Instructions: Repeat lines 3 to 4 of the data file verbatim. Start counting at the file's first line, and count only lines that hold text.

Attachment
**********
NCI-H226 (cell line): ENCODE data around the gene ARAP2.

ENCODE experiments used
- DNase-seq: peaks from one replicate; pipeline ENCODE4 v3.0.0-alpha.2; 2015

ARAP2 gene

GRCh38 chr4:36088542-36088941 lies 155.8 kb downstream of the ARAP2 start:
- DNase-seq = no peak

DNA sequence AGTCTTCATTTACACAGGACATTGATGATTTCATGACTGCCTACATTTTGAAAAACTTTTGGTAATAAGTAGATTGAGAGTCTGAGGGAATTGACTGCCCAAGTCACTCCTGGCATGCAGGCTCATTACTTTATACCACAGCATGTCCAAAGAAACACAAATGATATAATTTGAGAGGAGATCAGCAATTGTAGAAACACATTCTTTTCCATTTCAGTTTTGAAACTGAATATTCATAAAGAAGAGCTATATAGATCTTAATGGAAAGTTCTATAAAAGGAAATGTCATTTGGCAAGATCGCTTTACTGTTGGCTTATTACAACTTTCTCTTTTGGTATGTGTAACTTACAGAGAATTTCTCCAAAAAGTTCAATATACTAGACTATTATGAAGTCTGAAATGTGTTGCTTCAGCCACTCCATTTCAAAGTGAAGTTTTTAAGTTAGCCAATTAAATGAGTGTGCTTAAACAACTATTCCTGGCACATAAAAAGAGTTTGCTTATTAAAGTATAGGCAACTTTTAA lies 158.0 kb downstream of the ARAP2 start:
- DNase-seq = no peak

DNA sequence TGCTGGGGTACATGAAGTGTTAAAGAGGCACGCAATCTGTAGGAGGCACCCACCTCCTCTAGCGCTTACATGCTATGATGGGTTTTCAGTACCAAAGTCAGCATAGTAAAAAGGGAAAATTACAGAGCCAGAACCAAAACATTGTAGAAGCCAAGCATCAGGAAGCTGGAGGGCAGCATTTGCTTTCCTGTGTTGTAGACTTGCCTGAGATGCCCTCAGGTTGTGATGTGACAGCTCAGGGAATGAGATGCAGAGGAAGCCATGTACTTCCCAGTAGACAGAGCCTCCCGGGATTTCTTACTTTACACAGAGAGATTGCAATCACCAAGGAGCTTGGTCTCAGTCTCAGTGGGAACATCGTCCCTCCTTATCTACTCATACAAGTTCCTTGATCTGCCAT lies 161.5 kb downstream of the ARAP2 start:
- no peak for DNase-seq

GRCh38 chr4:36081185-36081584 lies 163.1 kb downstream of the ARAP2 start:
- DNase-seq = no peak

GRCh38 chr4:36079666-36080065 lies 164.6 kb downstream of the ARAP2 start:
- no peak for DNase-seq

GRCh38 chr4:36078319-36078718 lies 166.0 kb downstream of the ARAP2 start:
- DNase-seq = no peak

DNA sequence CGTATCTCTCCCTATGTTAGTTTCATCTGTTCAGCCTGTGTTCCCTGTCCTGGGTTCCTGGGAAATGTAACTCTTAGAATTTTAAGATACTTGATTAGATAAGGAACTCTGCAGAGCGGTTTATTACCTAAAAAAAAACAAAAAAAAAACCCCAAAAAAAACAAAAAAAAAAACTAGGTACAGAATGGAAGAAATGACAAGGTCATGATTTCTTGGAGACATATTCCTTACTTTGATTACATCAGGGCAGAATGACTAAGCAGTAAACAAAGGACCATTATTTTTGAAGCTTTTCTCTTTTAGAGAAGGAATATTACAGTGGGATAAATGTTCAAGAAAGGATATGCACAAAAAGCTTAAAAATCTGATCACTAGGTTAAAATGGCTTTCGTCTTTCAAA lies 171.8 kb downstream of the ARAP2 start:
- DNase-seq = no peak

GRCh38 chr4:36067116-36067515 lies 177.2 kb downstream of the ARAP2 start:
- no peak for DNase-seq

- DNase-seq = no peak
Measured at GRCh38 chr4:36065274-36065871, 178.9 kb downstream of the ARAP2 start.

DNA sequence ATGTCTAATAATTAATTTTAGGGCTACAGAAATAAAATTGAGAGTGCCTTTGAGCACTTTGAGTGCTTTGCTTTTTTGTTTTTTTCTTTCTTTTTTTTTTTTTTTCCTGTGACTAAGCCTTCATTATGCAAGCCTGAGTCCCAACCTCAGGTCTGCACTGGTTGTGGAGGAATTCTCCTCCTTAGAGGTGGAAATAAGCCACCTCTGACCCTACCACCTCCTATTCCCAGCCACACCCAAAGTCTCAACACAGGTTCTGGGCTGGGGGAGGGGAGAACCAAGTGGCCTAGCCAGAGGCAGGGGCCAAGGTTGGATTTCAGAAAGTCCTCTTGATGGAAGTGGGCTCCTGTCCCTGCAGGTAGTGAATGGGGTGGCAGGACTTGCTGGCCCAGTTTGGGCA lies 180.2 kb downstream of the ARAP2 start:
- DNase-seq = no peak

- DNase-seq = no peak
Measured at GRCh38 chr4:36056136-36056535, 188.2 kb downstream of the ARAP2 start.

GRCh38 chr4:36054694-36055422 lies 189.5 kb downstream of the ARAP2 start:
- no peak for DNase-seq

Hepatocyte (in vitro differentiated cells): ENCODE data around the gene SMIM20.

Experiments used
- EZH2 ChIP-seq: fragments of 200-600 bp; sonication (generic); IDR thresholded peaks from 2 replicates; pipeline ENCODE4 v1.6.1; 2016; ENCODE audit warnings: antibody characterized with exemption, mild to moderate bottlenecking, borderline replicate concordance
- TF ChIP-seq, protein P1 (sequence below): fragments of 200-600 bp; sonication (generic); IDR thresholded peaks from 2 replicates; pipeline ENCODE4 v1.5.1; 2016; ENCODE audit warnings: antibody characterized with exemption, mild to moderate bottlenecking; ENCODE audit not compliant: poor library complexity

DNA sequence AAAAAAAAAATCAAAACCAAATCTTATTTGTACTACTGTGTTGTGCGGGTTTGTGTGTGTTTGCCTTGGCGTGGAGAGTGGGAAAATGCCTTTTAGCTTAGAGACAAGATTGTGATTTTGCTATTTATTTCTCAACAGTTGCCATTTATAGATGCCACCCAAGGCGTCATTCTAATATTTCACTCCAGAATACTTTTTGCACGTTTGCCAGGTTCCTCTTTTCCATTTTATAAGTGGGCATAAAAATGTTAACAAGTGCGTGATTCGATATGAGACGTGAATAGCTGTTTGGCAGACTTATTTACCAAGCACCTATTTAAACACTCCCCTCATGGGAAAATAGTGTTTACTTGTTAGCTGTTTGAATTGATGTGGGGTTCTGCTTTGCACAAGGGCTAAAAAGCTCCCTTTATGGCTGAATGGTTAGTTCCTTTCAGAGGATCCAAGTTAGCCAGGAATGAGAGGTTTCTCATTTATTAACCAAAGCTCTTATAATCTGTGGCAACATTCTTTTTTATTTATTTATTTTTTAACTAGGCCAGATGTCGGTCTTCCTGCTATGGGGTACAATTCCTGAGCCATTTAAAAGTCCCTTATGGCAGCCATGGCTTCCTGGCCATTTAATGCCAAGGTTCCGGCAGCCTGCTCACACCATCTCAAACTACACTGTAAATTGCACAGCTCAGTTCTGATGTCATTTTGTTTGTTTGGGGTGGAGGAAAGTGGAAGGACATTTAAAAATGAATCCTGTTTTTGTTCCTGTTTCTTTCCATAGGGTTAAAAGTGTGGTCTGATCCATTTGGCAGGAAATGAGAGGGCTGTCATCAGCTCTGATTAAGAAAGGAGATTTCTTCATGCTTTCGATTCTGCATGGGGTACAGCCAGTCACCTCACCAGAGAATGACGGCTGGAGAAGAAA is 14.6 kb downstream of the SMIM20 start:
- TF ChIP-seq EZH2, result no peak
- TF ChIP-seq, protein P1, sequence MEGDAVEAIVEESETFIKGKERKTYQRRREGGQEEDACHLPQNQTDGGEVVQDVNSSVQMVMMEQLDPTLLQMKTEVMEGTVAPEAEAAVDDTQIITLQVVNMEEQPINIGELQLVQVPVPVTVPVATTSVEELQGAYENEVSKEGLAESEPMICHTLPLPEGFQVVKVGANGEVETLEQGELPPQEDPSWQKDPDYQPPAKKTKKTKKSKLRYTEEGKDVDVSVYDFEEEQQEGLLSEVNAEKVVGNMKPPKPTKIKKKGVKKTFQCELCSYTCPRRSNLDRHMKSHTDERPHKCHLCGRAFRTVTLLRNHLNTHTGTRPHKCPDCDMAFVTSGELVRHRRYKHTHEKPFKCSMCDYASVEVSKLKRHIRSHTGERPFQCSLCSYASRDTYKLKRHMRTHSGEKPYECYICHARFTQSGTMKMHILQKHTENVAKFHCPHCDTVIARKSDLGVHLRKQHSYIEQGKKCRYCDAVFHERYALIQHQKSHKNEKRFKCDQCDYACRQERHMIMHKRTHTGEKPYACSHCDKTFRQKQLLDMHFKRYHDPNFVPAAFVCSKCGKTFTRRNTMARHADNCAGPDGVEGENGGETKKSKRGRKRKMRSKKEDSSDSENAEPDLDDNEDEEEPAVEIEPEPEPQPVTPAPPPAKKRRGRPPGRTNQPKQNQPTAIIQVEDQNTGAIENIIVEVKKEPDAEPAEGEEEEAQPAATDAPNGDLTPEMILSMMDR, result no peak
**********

- DNase-seq: peaks from one replicate; pipeline ENCODE4 v3.0.0-alpha.2; 2015

ARAP2 gene